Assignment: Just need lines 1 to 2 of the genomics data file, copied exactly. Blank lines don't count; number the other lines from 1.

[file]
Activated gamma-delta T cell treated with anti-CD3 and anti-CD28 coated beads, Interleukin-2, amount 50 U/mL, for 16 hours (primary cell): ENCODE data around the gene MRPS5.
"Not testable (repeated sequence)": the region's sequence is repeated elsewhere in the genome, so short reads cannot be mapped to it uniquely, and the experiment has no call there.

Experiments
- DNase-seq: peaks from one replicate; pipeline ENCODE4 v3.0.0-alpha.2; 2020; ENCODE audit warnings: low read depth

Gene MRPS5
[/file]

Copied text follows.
Activated gamma-delta T cell treated with anti-CD3 and anti-CD28 coated beads, Interleukin-2, amount 50 U/mL, for 16 hours (primary cell): ENCODE data around the gene MRPS5.
"Not testable (repeated sequence)": the region's sequence is repeated elsewhere in the genome, so short reads cannot be mapped to it uniquely, and the experiment has no call there.